Workshop 2: Inserting Dynamically Determined Images

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Workshop #2: Inserting Dynamically Determined Images


This behavior comes from one of my favorite database tricks: using an ID field from a database record to construct names and pathnames of images to insert in documents. An online catalog, for instance, might give each inventory item a unique ID such as CW-11 . The manufacturer of that item might have the unique ID CW . Given those IDs, if I save a picture of the product as CW-11.jpg, and store it in a folder with all my other images, I can construct image paths for my documents without having to add an extra database field to store the image name or path . Although it's certainly possible to use the dynamic attributes available in Dreamweaver to accomplish this same thing, there's a lot less typing and thinking involved if it can be packaged up into a nice neat server behavior.

Task 1: Create the code to insert

This particular task highlights the limitations that the Dreamweaver API puts on syntax for server markup. One way to code the dynamic image tag is as a series of dynamic attributes, like this:

 <img src="Images/" + <% Stuff.Fields.Item("itemID").Value %> + ".jpg"  alt="<%Stuff.Fields.Item("itemID").Value%>"> 

But this would require either inserting one code block that consists of multiple tags, or multiple code blocks of incomplete tags, and the SBB doesn't allow for these. But we can write the code like this:

 <%  var folderpath="images/";  var basename=Inventory.Fields.Item("itemID").Value;  var fileExt=".jpg";  var altLabel=Inventory.Fields.Item("itemname").Value;  %>  <img<%=' src="'+folderpath+basename+fileExt+'" alt="'+altLabel+'"' %>>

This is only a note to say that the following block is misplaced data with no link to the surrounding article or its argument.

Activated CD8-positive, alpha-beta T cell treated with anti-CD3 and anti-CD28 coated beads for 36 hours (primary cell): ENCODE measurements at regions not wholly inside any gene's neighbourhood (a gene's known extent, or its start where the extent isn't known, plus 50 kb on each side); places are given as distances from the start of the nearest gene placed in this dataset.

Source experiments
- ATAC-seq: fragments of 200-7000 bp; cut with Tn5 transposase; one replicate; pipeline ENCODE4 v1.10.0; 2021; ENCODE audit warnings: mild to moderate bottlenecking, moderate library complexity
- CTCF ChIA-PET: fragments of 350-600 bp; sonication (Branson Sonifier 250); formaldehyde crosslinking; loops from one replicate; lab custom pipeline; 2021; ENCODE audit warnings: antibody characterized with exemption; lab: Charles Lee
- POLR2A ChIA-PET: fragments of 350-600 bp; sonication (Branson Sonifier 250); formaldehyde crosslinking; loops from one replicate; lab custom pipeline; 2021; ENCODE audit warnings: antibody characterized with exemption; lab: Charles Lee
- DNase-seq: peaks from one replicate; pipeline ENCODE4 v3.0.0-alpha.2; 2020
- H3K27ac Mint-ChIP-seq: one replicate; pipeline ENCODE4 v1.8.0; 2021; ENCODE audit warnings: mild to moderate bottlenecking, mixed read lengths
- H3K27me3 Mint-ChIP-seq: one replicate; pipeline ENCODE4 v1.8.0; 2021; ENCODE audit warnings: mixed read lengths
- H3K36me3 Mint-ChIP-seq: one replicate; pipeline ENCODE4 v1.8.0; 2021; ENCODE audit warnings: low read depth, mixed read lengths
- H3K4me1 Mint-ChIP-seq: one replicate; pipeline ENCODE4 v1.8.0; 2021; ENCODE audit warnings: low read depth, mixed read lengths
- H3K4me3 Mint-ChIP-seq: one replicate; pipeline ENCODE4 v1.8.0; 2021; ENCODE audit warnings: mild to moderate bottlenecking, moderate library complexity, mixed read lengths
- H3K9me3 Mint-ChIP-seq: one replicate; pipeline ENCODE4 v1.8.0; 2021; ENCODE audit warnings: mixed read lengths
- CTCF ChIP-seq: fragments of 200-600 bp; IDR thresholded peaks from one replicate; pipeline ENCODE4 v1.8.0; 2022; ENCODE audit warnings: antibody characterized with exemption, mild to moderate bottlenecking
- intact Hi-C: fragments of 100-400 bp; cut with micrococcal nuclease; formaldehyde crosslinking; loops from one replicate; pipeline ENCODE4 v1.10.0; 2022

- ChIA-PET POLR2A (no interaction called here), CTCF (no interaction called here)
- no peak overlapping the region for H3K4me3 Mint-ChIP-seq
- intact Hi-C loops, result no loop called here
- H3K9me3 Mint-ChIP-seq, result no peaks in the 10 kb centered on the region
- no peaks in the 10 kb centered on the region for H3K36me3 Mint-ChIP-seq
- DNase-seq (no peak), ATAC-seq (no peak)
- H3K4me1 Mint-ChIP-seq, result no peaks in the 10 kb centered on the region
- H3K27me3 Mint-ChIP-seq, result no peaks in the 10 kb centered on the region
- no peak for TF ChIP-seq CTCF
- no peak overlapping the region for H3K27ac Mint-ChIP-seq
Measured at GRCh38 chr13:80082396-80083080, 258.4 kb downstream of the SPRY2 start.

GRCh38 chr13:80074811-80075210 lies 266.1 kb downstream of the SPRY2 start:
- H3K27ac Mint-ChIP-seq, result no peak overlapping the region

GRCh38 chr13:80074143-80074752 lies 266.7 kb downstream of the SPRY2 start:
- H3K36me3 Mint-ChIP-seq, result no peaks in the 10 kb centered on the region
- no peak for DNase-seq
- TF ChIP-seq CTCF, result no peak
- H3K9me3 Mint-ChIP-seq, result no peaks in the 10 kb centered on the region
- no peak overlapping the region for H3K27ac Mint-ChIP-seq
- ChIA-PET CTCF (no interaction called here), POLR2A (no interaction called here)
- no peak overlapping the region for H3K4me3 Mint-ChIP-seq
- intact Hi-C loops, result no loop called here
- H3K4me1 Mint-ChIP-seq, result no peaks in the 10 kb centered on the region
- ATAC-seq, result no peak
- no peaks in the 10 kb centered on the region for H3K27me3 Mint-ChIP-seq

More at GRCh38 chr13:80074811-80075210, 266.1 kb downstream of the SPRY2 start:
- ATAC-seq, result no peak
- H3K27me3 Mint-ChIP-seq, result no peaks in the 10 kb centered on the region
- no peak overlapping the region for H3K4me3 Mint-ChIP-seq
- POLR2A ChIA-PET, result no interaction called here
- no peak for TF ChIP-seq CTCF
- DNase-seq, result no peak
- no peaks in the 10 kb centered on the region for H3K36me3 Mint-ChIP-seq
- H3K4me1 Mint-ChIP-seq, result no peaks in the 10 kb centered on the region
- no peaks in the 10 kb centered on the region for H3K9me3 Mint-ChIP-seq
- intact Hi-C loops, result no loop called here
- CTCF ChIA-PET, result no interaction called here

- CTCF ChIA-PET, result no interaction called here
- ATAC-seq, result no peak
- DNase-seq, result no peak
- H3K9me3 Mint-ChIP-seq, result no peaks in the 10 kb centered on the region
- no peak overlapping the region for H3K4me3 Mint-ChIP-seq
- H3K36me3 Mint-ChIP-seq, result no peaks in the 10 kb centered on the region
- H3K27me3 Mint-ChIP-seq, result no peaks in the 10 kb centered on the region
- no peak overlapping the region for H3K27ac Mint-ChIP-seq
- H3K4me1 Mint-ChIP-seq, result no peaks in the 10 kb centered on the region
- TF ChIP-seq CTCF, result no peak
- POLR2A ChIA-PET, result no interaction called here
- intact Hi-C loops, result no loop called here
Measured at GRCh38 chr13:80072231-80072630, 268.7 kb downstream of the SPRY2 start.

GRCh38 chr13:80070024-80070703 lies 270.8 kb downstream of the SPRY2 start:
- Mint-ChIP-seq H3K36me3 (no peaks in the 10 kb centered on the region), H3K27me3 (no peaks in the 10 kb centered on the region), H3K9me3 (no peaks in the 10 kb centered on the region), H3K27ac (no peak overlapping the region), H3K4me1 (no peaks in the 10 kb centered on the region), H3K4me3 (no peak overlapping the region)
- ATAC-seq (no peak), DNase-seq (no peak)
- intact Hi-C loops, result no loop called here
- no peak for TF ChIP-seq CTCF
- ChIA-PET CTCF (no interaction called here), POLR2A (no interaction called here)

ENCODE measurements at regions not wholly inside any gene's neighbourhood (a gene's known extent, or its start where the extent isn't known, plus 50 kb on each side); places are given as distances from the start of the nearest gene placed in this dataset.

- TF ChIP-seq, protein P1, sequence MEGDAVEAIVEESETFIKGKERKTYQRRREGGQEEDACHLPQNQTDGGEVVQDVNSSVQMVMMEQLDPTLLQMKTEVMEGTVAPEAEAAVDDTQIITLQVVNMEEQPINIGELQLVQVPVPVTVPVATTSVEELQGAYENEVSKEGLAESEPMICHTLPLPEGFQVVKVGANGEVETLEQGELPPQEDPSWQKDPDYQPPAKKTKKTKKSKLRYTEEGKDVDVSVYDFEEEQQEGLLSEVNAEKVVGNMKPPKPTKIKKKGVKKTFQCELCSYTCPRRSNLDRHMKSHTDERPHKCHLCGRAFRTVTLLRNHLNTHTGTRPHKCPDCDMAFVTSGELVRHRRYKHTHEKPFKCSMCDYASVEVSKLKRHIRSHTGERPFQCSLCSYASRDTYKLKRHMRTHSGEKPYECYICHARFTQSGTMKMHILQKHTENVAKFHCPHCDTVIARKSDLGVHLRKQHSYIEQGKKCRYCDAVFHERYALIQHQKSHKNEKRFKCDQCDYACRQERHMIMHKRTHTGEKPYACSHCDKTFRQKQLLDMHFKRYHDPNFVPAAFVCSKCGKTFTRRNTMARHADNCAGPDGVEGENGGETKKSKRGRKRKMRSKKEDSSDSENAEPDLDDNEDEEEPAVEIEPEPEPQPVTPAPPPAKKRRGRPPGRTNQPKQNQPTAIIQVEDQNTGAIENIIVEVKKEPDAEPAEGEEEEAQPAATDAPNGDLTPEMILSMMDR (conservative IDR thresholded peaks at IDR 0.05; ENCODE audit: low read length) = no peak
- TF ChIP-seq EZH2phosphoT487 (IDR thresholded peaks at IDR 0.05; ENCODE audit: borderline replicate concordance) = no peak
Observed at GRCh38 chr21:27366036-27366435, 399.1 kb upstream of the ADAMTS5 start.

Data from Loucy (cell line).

Because this code consists of two complete tags (the <% %> pair and the <img> tag itself), it can be inserted as a two-block server behavior. So that's the code we'll choose to insert. (Again, test it if you're not sure what it's doing, or not sure that you have it coded correctly.)

Task 2: Create the behavior with hard-coded values

Repeating the procedure from the previous workshop, choose the New Server Behavior command and create a behavior called Dynamic Image. Create two code blocks for it, based on the code shown in Task 1, and test it out to make sure it works. Figure 9.19 shows the SBB dialog box with code block entries completed.

Figure 9.19. The SBB dialog box for the Dynamic Image server behavior.


Task 3: Replace hard-coded values with parameters

This also is the same as in the previous workshop. Be careful, though, with your quotes! There are a lot of them to watch out for in this bit of concatenating. The final code for your second code block won't have any parameters added to it. The code for your first code block should have the following parameters inserted in place of hardcoded entries (parameters are shown in bold):

 <%  var folderpath="  @@folderpathParam@@  ";  var basename=  @@rsSrcParam@@  .Fields.Item("  @@fieldSrcParam@@  ").Value;  var fileExt="  @@fileExtParam@@  ";  var altLabel=  @@rsAltParam@@  .Fields.Item("  @@fieldAltParam@@  ").Value;  %> 

When you're done adding the parameters, make sure you set the dialog box up so that the proper input elements are used for each one. As before, you'll have a mixture of text fields, Recordset menus, and Recordset Field menus . Figure 9.20 shows the proper assignment of element types.

Figure 9.20. Setting up the Dynamic Image behavior dialog box in the SBB.


Task 4: Refine as needed

As in Workshop #1, use the Advanced controls in the SBB dialog box to determine how the behavior appears in the Server Behaviors panel and to determine which code block is selected when the behavior is chosen in the panel's list of applied behaviors. Open Dynamic Image.htm (in Configuration/Server Behaviors/ASP_JS) and tweak the form layout as desired, relabeling the form elements for user -friendliness. Figure 9.21 shows what the refined dialog box might look like.

Figure 9.21. The Dynamic Image dialog box with a slightly revised layout.


Task 5: Add error-checking